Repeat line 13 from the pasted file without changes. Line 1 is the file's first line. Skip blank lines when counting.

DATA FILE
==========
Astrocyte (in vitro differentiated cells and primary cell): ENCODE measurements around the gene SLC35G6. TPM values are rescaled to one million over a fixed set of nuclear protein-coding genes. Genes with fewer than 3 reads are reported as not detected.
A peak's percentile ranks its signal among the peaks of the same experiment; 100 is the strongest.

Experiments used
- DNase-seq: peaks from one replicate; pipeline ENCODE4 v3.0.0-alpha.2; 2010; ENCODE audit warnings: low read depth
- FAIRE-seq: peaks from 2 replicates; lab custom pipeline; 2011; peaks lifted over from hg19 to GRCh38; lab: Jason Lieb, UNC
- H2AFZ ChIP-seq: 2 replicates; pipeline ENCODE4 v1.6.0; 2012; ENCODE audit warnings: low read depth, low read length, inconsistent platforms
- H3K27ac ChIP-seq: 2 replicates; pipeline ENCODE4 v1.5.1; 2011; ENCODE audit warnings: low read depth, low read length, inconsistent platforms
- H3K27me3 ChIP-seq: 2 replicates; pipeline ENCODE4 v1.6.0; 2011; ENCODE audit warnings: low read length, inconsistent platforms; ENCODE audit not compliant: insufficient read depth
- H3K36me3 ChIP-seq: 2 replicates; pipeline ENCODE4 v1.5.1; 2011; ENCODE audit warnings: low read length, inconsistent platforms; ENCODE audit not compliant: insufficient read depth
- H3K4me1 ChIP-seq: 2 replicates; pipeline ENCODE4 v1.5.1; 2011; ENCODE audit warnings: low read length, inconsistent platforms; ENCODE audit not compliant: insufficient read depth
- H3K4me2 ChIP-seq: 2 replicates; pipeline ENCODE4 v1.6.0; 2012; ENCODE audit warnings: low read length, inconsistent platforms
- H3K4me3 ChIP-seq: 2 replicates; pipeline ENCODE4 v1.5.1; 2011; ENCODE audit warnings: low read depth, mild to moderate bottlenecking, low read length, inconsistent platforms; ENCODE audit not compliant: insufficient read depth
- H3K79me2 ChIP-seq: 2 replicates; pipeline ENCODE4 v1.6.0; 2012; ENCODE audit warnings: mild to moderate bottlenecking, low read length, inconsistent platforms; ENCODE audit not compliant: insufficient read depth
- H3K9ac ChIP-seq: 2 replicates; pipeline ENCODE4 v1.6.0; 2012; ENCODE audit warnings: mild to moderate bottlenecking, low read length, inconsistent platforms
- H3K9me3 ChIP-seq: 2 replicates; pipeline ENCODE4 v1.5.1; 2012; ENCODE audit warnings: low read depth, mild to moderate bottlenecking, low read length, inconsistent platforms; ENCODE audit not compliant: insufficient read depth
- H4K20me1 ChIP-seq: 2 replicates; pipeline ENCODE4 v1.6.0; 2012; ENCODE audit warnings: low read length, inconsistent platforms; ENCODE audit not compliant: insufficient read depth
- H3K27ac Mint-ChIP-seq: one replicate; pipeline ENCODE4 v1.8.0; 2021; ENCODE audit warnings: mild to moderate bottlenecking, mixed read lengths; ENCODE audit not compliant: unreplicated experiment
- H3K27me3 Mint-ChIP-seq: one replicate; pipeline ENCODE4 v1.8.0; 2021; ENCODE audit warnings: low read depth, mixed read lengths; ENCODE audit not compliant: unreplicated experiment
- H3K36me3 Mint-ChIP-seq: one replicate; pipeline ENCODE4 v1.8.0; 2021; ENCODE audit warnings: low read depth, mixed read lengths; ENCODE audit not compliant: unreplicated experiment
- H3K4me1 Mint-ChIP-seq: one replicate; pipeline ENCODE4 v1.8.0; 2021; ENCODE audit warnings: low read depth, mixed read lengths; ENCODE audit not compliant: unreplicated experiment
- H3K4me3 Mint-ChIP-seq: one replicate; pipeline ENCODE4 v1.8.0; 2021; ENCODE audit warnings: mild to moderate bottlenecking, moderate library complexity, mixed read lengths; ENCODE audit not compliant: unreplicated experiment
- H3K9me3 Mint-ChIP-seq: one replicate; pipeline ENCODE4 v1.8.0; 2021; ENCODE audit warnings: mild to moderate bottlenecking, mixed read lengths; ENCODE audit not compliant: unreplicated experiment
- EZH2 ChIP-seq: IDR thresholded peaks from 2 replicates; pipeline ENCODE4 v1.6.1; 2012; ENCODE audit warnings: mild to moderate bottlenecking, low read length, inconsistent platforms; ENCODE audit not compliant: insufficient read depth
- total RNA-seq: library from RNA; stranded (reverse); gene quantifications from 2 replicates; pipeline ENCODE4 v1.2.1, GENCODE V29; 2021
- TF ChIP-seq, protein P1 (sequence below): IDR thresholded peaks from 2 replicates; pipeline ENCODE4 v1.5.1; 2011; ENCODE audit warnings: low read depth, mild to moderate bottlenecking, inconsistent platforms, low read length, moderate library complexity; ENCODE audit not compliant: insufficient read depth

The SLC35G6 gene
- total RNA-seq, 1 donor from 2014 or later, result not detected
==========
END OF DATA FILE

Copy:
- H3K79me2 ChIP-seq: 2 replicates; pipeline ENCODE4 v1.6.0; 2012; ENCODE audit warnings: mild to moderate bottlenecking, low read length, inconsistent platforms; ENCODE audit not compliant: insufficient read depth